US3482393A - Boom chain threading apparatus - Google Patents

Boom chain threading apparatus Download PDF

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Publication number
US3482393A
US3482393A US3482393DA US3482393A US 3482393 A US3482393 A US 3482393A US 3482393D A US3482393D A US 3482393DA US 3482393 A US3482393 A US 3482393A
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Prior art keywords
chain
boom
toggle
fish
log
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Expired - Lifetime
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Ernest S Marshall
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ELK IND Ltd
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ELK IND Ltd
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    • FMECHANICAL ENGINEERING; LIGHTING; HEATING; WEAPONS; BLASTING
    • F16ENGINEERING ELEMENTS AND UNITS; GENERAL MEASURES FOR PRODUCING AND MAINTAINING EFFECTIVE FUNCTIONING OF MACHINES OR INSTALLATIONS; THERMAL INSULATION IN GENERAL
    • F16GBELTS, CABLES, OR ROPES, PREDOMINANTLY USED FOR DRIVING PURPOSES; CHAINS; FITTINGS PREDOMINANTLY USED THEREFOR
    • F16G15/00Chain couplings, Shackles; Chain joints; Chain links; Chain bushes
    • F16G15/04Quickly-detachable chain couplings; Shackles chain links with rapid junction means are classified according to the corresponding kind of chain

Description

Dec. 9, 1969 E. s. MARSHALL BOOM CHAIN THREADING APPARATUS Filed Feb. 19. 1968 INVENTOR ERNEST S. MARSHALL United States Patent US. Cl. 59-35 Claims ABSTRACT OF THE DISCLOSURE Apparatus including a length of chain having a stop on one end and a fastening device on the opposite end to releasably grip a toggle on an end of another chain.

BACKGROUND OF THE INVENTION This invention relates to apparatus designed to facilitate the task of connecting two logs together by means of a length of chain.

In the logging industry of the Pacific Northwest, it is common practice to ship logs from forest areas to the mill or dockside by building the logs into large rafts which are towed to their destination. These rectangular rafts have side, end, and other structural logs, locally known as sticks, which are chained together to enclose and contain the remainder of the logs making up the rafts. Holes are drilled transversely through the containing logs at suitable locations and heavy chains are threaded through these drilled openings to tie the lugs together as a unit. Of necessity, the boom chains are extremely strong and heavy and the task of fitting the chains in place is a particular difficult one even under favourable conditions. If the weather is cold or the water rough, it is a very arduous task and carries with it an element of danger.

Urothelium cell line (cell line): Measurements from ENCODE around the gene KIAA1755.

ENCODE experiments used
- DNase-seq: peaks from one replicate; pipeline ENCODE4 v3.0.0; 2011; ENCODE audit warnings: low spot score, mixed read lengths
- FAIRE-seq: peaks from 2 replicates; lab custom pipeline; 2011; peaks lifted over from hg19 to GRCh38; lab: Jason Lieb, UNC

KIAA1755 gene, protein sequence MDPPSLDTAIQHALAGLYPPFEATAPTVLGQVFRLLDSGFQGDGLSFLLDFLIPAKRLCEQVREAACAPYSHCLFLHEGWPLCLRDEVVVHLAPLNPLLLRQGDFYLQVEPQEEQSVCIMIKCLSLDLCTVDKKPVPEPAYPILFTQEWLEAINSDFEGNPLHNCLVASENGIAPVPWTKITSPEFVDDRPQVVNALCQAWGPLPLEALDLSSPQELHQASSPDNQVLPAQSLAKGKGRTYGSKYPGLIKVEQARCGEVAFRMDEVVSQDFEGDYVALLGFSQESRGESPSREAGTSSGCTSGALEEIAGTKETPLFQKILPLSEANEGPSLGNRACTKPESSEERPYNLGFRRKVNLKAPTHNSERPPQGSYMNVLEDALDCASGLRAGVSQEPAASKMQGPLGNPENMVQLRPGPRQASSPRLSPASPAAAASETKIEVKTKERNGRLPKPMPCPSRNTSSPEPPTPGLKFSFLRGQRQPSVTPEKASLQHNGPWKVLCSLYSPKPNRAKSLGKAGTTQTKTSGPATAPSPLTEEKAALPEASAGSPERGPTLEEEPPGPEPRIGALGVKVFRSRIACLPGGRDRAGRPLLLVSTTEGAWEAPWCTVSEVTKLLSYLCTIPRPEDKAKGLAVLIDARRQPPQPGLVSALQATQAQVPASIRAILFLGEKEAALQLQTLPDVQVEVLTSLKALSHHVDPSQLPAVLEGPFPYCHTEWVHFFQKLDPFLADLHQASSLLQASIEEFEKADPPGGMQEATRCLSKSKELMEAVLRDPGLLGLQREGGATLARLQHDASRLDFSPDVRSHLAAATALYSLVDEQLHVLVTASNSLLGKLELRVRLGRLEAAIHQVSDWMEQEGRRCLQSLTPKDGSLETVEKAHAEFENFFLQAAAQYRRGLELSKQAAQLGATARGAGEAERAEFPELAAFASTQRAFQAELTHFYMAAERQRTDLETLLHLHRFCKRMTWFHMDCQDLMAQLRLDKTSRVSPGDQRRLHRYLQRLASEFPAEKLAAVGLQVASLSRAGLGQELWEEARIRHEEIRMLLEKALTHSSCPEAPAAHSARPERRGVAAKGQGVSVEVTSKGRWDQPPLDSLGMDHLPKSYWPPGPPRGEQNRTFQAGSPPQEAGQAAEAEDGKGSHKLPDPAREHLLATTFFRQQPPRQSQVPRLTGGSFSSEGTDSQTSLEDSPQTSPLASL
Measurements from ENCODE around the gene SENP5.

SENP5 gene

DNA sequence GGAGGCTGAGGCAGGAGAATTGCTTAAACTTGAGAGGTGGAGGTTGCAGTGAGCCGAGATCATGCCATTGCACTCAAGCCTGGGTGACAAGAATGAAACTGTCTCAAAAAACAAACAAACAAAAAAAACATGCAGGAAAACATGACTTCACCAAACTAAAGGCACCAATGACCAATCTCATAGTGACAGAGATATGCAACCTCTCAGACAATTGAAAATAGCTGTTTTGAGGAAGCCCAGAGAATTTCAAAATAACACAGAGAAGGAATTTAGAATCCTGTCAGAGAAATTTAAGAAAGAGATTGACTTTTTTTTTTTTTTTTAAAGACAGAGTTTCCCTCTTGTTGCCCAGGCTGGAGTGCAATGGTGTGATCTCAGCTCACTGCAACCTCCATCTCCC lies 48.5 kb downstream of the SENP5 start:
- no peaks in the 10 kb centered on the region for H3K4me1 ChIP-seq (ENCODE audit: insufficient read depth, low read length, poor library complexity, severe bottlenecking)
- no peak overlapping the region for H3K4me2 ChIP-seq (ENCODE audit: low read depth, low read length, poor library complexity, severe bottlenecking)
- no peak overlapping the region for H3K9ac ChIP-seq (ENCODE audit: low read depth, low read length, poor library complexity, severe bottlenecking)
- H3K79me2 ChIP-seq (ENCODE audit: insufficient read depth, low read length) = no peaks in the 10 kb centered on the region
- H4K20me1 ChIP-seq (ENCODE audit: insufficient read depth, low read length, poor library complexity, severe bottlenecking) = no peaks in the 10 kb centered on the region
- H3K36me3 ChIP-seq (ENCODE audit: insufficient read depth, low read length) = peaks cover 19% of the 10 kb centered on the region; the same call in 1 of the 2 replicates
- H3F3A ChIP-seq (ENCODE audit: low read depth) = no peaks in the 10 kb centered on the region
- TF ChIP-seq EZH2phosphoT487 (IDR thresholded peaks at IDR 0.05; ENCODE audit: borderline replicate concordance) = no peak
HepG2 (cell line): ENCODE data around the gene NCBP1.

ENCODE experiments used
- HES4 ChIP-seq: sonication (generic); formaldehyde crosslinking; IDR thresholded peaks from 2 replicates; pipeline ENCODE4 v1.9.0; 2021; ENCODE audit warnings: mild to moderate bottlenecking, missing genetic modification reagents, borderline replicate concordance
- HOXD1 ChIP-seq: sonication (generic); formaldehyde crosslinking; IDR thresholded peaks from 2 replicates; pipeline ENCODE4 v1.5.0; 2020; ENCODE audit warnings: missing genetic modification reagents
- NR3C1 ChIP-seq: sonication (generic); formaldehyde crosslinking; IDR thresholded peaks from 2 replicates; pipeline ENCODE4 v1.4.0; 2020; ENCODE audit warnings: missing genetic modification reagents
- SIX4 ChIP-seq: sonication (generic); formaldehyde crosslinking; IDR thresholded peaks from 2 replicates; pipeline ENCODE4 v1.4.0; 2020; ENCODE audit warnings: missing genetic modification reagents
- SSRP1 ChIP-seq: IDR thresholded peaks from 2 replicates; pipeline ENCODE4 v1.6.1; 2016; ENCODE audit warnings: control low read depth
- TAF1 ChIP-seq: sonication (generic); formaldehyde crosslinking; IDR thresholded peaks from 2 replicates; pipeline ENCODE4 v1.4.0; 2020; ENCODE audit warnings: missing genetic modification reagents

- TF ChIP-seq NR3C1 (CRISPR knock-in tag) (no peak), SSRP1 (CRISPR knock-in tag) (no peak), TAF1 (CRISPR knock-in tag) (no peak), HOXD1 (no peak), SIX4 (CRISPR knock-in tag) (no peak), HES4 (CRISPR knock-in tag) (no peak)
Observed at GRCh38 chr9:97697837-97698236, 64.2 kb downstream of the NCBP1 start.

The men constructing such a log boom are required to balance themselves on the floating logs while attempting to thread the chains through the openings. There are two methods commonly used to fit the chains to the logs. One method requires the vertically drilled log to be canted over with a peavy so that the chain can be threaded through the hole which is then substantially horizontally disposed. This requires two men who still find the task difficult since there is a strong tendency for the log to roll. A spinning log can crush a mans fingers between parts of the boom chain and it is not uncommon for a mans arm to be caught in the hole when the log rolls or heaves with the waves. Because of this, the men occasionally are thrown overboard and when they are caught by the fingers or the arm there is a danger of drowning quite apart from the possibility of serious injury. In addition, the boom chains and peavies are often dropped into the water and cannot be recovered.

Another method of linking these logs with a boom chain is for the boom man to lie on the log and thrust one arm into the water so that he can feed the chain through the opening in the log. The boom chains are heavy and therefore difficult to handle by a man lying prone on a log and, in any case, the boom man is still exposed to the hazards mentioned above.

SUMMARY OF THE INVENTION The present invention overcomes the above-mentioned ditficulties and in doing so, provides a simple and extremely effective solution to a long standing problem. The apparatus is carried easily by a man walking about on a log boom or balancing himself on individual logs. In addition to being light, the apparatus is rugged, weatherproof, and inexpensive. The method of using the apparatus is readily explained to a boom man encountering the device for the first time so that he has no diificulty making effective use of the apparatus immediately.

BRIEF DESCRIPTION OF THE DRAWINGS FIGURE 1 is a perspective view of a portion of a log boom showing a boom chain in position of use,

FIGURE 2 is a detail perspective view of a boom chain, partly broken away,

FIGURE 3 is a similar view of a fish chain, and